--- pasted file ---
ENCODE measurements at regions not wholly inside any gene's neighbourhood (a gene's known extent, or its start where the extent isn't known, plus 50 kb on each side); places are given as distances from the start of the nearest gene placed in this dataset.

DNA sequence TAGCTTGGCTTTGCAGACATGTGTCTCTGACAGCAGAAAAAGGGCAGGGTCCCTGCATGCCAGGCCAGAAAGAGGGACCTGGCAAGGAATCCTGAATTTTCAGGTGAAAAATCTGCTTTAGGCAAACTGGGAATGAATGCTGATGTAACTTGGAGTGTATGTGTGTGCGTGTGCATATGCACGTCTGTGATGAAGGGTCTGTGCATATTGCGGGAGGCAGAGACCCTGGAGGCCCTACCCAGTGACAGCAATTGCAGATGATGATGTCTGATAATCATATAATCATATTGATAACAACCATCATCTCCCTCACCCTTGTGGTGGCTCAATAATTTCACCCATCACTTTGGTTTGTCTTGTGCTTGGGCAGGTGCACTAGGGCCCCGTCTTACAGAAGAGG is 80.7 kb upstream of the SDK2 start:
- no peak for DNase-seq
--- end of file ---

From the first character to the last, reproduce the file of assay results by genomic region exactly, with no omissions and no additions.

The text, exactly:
ENCODE measurements at regions not wholly inside any gene's neighbourhood (a gene's known extent, or its start where the extent isn't known, plus 50 kb on each side); places are given as distances from the start of the nearest gene placed in this dataset.

DNA sequence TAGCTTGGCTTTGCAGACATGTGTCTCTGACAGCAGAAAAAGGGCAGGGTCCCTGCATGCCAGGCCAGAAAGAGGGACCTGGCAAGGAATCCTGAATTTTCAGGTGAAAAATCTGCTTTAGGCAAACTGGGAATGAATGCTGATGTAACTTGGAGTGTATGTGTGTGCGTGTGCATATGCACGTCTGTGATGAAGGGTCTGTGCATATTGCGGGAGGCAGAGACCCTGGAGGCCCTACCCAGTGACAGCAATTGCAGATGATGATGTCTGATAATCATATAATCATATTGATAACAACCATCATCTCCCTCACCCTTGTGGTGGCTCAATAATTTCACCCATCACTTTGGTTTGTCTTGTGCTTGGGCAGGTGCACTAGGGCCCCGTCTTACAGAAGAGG is 80.7 kb upstream of the SDK2 start:
- no peak for DNase-seq